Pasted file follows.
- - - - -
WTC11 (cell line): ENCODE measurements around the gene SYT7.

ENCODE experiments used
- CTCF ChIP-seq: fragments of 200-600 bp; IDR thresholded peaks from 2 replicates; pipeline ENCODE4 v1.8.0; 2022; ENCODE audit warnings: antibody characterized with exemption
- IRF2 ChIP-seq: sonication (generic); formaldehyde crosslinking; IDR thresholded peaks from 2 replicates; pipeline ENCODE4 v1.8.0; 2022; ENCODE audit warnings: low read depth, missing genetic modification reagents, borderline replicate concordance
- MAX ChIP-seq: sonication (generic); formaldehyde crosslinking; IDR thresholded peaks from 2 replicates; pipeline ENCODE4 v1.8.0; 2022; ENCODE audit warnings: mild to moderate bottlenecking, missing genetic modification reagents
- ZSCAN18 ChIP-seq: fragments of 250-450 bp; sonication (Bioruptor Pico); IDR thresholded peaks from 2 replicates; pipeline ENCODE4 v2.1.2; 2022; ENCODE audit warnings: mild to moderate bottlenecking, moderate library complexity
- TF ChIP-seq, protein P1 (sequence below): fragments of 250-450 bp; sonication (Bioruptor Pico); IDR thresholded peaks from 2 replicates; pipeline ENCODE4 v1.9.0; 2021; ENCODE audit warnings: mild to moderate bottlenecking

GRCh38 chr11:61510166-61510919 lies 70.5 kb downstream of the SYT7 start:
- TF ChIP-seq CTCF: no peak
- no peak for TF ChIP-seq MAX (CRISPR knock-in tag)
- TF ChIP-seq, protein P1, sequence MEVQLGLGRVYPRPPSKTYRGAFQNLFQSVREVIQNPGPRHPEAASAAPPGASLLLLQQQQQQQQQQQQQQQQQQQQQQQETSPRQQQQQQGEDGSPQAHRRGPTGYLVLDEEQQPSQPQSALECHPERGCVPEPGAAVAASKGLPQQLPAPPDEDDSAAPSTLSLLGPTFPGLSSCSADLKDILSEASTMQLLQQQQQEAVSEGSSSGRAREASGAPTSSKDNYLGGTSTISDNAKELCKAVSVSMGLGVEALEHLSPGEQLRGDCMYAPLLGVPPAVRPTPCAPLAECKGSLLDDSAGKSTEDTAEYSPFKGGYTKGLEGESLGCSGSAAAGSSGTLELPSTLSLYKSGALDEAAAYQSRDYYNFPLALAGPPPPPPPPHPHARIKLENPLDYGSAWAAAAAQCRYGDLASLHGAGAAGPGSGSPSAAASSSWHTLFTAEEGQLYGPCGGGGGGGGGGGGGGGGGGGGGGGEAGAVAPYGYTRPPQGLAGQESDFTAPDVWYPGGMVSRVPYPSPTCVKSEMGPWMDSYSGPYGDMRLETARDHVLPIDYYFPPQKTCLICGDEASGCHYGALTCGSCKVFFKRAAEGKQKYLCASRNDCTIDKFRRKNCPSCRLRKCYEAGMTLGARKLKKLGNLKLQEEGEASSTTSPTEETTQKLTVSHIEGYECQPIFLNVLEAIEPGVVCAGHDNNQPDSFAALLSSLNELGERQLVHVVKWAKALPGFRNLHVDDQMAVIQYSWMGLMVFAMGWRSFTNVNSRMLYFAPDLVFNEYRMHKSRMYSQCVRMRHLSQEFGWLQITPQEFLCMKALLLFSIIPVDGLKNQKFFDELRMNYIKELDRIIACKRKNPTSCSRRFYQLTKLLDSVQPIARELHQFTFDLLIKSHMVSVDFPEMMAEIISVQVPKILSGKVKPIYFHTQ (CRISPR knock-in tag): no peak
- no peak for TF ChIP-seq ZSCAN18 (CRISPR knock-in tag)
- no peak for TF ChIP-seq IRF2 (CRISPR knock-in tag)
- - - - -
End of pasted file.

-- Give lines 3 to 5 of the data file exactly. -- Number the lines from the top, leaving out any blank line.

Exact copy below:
- CTCF ChIP-seq: fragments of 200-600 bp; IDR thresholded peaks from 2 replicates; pipeline ENCODE4 v1.8.0; 2022; ENCODE audit warnings: antibody characterized with exemption
- IRF2 ChIP-seq: sonication (generic); formaldehyde crosslinking; IDR thresholded peaks from 2 replicates; pipeline ENCODE4 v1.8.0; 2022; ENCODE audit warnings: low read depth, missing genetic modification reagents, borderline replicate concordance
- MAX ChIP-seq: sonication (generic); formaldehyde crosslinking; IDR thresholded peaks from 2 replicates; pipeline ENCODE4 v1.8.0; 2022; ENCODE audit warnings: mild to moderate bottlenecking, missing genetic modification reagents